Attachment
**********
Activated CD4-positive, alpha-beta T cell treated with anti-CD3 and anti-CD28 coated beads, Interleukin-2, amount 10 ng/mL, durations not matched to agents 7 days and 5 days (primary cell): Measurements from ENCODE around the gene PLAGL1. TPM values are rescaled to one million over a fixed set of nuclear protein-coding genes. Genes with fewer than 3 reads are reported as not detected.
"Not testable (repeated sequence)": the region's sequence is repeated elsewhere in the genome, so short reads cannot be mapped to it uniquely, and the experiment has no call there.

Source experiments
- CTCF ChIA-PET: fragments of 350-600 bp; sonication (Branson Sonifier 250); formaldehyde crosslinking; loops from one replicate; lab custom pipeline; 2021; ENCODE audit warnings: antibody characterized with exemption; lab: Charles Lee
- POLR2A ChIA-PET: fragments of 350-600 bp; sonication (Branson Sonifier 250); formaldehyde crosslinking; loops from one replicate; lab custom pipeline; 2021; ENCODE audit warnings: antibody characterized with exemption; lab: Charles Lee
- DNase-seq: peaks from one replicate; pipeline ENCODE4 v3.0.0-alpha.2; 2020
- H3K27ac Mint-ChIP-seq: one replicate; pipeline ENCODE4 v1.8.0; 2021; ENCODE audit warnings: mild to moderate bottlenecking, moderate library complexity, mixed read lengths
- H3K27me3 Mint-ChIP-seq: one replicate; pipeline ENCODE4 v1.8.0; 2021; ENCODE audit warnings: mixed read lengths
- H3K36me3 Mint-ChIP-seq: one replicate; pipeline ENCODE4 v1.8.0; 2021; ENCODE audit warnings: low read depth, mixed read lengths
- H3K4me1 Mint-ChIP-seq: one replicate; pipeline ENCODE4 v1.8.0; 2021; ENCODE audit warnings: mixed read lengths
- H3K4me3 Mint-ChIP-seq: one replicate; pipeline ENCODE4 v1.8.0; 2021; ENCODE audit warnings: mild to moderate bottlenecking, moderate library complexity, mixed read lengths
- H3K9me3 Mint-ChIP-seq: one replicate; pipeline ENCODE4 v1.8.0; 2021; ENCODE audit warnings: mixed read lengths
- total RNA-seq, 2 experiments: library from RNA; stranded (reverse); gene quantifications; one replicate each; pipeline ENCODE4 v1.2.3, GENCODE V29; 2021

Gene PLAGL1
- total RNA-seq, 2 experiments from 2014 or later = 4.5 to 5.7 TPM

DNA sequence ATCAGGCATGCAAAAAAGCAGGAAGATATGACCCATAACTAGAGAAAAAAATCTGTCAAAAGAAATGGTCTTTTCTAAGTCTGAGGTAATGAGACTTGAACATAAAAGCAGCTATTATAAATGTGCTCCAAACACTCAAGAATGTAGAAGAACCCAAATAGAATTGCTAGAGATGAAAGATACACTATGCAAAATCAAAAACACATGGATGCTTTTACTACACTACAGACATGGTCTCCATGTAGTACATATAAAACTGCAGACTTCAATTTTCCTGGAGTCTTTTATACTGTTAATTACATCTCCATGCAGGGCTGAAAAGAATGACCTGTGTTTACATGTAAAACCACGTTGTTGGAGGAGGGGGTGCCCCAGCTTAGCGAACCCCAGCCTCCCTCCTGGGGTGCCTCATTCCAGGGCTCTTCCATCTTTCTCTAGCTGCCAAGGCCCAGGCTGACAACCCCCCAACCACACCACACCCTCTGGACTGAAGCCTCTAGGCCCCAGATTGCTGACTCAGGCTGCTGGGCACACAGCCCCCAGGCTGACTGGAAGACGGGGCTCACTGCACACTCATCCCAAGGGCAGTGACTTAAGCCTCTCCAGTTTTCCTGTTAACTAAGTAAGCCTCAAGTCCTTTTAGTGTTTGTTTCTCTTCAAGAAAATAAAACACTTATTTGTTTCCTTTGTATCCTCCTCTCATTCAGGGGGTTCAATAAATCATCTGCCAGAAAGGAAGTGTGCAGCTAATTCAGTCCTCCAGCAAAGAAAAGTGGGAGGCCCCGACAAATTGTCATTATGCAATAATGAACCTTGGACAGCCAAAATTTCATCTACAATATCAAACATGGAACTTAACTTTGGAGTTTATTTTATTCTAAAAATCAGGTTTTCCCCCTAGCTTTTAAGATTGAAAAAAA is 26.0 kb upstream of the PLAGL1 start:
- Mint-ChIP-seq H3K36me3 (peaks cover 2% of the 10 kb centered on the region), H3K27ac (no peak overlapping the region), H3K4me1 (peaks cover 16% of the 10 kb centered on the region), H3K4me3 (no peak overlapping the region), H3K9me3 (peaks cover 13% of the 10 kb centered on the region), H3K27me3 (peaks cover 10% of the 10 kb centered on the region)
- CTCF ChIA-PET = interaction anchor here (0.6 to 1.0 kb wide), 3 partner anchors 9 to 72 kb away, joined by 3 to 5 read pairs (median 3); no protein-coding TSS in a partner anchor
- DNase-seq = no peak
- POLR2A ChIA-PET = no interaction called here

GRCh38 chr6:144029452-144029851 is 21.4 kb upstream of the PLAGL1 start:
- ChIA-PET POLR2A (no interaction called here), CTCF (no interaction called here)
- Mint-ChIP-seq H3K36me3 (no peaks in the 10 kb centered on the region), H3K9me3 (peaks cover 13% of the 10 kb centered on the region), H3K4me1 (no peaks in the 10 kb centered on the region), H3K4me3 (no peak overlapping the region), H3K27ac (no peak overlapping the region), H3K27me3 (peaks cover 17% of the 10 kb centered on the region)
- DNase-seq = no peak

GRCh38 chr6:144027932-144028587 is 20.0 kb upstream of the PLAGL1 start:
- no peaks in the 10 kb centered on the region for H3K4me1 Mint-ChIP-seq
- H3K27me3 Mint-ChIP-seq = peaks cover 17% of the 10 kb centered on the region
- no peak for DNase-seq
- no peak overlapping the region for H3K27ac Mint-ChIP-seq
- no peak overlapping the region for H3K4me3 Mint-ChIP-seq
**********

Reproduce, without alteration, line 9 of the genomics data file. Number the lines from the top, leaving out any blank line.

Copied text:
- H3K36me3 Mint-ChIP-seq: one replicate; pipeline ENCODE4 v1.8.0; 2021; ENCODE audit warnings: low read depth, mixed read lengths